I have never been so ‘grounded’ for 12 years or so – although travel options briefly reopened in summer, going to see my family and friends in Lithuania became overly complicated, and going on a holiday abroad felt irresponsible. So since March the furthest I’ve been from this rock is a smaller nearby rock that is Gozo. This left me jealously watching my friends’ Instagram feeds, full of mushrooms, trees, camping, greenery, trees, hiking, and did I mention trees? I am exploring a fuller palette of feelings, by extension. Longing is not something I normally feel, but the intense longing to see trees enjoying themselves in a natural environment, with birds, bees and maybe even small mammals, resulted in a personal essay published in this lovely book. For the first time, I’m a published writer.
Yet it is other people’s writing rather than my own that kept me company throughout these dull and challenging months. And I am still trying to make a point to read literature from countries I couldn’t visit. Unexpectedly, I found myself looking for Lithuanian literature to replace a missing visit to familiar cities.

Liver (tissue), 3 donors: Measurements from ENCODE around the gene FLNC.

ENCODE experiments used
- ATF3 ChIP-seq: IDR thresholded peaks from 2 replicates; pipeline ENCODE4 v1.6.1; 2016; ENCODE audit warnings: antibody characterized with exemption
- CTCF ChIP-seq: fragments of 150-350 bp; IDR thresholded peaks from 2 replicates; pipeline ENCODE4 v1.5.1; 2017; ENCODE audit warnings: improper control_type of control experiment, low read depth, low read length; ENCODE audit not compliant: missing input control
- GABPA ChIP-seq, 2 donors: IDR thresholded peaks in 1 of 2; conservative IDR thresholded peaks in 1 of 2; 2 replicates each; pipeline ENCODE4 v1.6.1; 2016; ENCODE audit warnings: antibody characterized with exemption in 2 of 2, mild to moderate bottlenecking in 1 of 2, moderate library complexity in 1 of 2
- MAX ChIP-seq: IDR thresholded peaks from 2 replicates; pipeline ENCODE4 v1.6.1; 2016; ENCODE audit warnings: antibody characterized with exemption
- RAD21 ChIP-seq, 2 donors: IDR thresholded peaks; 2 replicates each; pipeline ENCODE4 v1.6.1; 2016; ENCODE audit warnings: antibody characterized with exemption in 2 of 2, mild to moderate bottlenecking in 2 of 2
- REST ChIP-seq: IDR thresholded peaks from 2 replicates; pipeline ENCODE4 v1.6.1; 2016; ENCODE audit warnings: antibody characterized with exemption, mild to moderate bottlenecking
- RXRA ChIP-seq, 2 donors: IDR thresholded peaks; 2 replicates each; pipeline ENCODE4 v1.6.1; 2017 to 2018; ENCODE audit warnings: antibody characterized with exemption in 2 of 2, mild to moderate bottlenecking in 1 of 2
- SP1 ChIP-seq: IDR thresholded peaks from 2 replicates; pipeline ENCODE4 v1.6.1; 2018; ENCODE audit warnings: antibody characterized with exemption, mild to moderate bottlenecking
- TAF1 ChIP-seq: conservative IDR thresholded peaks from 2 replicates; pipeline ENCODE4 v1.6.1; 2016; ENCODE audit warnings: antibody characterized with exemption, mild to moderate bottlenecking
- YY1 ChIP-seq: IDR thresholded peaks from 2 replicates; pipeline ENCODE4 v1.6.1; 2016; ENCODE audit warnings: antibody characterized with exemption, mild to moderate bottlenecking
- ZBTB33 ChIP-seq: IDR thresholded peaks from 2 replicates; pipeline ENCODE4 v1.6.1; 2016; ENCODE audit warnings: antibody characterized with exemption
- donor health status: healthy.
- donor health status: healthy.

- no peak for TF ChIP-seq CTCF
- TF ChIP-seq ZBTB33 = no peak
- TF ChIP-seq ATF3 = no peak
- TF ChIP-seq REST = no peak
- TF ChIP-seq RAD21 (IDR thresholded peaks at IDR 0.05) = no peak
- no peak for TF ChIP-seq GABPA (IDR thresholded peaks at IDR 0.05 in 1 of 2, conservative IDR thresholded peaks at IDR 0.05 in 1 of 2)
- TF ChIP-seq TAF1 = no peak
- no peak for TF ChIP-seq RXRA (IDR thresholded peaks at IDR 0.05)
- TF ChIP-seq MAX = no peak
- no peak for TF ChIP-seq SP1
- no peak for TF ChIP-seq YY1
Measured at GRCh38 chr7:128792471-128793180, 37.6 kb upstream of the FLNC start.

When I thought of what I wanted to do this year and things were still normal, I decided that it’s time to visit Iceland. One of the options was to go with a photography group straight from Malta. One or another way, the pull of this magical island seemed irresistible. But as we know, travel has been disrupted around the world, and I prefer not to contribute to increasing avoidable risks just for pleasure. What about my old dream to visit Iceland? Well, Project Gutenberg came to the rescue.
Spending more time at home forced many people to look closely at things in their lives. Buying, hoarding, stocking, keeping busy demanded materials. As much as our socialising, learning, and interacting moved online, our leisure and rituals became increasingly physical, and called for things to keep them this way. More cooking and baking called for more equipment. The absence of gyms asked for various tools at home. Replacing restaurants and cafes with deliveries meant constant accumulation of boxes and bags. People like me, who tried to live with minimal possessions and invest into experiences instead (travel, events, workouts, etc) had to completely reconsider their lifestyle, as most of these experiences became unavailable. Where does it leave our relationship with material objects? Continue reading